Friday, March 3, 2017

Flower Friday: Dune sunflower makes an attractive groundcover in coastal landscapes.

(Photo by Walter Taylor)
H. debilis makes an excellent border planting, too. (Photo by Lisa Roberts)
Dune sunflower (Helianthus debilis)

Dune (or beach) sunflower is a sprawling, herbaceous groundcover that produces many yellow, daisy-like flowers. Its leaves are deltoid-shaped, with rough surfaces and toothed margins; they are alternately arranged. Blooms consist of brownish-red disk florets surrounded by bright yellow ray florets.

Dune sunflower typically flowers in the summer, but may flower year-round in South Florida. Its flowers attract a variety of pollinators, including butterflies, moths and bees. Its dense growth pattern provides cover for many small animals, while its seeds are eaten by birds.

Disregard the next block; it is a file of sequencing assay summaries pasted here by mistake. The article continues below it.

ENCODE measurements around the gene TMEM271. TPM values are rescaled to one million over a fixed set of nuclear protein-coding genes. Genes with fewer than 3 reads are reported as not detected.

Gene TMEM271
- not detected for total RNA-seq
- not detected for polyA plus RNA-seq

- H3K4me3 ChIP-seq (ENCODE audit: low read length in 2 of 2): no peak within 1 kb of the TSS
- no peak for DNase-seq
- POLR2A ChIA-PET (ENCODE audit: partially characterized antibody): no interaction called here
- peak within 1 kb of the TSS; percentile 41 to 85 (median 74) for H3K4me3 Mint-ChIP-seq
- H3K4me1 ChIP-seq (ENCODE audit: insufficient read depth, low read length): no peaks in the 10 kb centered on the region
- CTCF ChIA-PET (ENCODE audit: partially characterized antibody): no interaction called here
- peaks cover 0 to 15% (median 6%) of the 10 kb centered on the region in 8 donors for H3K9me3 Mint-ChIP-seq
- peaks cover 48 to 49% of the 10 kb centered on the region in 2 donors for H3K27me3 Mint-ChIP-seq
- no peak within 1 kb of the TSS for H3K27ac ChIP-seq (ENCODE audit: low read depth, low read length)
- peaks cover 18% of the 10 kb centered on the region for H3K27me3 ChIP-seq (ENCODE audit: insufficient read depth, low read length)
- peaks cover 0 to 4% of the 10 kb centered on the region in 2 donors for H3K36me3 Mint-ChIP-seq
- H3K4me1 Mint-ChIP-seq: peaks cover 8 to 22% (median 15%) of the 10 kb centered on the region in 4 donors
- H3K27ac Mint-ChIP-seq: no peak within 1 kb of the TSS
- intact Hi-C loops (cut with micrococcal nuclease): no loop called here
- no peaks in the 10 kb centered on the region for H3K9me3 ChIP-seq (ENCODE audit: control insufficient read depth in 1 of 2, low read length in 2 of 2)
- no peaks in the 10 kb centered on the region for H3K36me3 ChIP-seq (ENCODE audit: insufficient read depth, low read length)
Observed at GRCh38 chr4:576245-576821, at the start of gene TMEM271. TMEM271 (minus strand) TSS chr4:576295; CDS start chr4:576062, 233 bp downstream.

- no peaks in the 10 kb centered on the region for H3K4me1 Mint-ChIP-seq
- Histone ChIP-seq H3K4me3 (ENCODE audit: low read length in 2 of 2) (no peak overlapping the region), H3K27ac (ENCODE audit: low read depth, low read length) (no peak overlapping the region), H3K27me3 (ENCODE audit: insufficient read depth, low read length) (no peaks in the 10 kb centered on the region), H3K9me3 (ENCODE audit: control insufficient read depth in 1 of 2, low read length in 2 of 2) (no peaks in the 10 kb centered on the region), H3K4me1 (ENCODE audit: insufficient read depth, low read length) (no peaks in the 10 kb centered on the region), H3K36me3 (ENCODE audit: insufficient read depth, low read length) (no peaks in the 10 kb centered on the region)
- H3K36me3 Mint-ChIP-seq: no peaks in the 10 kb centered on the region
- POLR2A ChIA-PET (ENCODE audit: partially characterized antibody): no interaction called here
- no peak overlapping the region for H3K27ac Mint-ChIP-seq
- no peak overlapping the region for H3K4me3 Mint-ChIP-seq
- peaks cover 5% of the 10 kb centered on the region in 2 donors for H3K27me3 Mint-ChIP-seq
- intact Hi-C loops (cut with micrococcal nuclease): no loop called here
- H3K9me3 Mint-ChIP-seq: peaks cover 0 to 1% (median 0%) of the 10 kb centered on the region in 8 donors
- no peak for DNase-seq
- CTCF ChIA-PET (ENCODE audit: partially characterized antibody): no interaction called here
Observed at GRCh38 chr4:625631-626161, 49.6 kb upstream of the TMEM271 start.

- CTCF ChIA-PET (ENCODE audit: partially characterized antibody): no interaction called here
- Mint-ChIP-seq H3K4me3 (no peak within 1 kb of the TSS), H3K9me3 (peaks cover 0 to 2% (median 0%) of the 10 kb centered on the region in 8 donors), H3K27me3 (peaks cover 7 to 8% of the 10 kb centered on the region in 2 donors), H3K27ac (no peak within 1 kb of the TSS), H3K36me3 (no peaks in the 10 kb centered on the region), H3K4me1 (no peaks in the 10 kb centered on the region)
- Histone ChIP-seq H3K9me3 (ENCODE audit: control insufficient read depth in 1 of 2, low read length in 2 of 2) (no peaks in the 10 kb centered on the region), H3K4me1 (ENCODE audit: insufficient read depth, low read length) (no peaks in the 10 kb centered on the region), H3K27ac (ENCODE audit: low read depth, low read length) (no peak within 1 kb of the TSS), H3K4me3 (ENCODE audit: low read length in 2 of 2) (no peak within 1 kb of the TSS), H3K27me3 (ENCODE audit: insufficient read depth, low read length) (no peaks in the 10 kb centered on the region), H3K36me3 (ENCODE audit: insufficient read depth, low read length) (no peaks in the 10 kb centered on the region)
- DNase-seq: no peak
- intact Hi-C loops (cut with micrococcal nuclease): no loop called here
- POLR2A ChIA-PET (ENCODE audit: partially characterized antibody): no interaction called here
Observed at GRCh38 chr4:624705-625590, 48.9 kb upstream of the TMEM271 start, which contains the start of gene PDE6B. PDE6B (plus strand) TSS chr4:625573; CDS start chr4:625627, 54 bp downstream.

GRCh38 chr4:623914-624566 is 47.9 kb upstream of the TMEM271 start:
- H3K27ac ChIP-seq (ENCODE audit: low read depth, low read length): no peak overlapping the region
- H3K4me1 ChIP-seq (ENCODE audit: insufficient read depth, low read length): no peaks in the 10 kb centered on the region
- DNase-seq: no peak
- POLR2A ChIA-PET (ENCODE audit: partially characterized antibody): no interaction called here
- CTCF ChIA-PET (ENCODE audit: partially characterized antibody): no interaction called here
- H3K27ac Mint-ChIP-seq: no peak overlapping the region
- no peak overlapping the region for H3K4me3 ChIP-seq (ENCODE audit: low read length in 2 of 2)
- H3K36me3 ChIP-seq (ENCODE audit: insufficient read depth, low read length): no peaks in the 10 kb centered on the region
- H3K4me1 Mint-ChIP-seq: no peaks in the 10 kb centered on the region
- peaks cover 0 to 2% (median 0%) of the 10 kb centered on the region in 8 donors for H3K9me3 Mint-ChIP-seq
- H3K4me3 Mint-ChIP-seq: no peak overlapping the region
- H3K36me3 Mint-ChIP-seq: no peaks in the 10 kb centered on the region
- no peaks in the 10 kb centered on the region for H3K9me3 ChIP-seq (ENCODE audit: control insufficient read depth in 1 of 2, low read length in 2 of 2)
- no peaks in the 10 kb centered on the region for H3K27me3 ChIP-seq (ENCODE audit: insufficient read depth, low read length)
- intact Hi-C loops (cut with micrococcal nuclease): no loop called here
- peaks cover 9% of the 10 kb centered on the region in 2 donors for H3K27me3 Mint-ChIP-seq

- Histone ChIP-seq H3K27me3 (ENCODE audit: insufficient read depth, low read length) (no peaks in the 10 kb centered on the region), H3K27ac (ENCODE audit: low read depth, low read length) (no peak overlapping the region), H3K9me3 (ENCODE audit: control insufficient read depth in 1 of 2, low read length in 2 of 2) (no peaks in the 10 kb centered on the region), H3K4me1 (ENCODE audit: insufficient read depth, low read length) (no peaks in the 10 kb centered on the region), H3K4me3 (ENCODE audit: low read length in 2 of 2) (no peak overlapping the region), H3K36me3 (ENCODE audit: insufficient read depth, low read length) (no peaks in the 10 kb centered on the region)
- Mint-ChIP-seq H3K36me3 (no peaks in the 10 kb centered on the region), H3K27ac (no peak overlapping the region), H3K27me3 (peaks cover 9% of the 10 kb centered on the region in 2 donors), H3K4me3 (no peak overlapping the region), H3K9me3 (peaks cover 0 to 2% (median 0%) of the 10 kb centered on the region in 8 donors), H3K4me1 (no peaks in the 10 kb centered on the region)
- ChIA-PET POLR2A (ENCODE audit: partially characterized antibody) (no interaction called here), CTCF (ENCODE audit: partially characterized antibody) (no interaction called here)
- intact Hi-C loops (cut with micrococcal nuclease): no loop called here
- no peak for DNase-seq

The genus name Helianthus comes from the Latin heli (sun) and anthus (flower). There are 17 species of Helianthus native to Florida.

Family: Asteraceae (Aster famiily)
Hardiness: North, Central and South Florida (Zones 8–11)
Soil: Well-drained sandy soil
Exposure: Full sun
Growth habit: 1–2+ feet tall with a 3–4+ foot spread
Garden tips: Dune sunflower is a prolific self-seeder, and has a tendency to spread quickly if not maintained. It is also easily propagated by cuttings. Periodic removal of spent plants is recommended.

Note: There are three subspecies of Helianthus debilis occurring in Florida, all of which are capable of hybridizing and thus, should not be planted together. When using in a landscape or garden setting, It is recommended that the subspecies native to/appropriate for the region be used. Visit PlantRealFlorida.org to find a native nursery in your area that sells the appropriate subspecies for your region. Seeds of the East coast subspecies are available through the Florida Wildflowers Growers Cooperative.

To see where each subspecies of dune sunflower occurs naturally in Florida, visit www.florida.plantatlas.usf.edu/Plant.aspx?id=660, www.florida.plantatlas.usf.edu/Plant.aspx?id=3367 and www.florida.plantatlas.usf.edu/Plant.aspx?id=1249

1 comment:

Mark Hutchinson said...

Don't forget: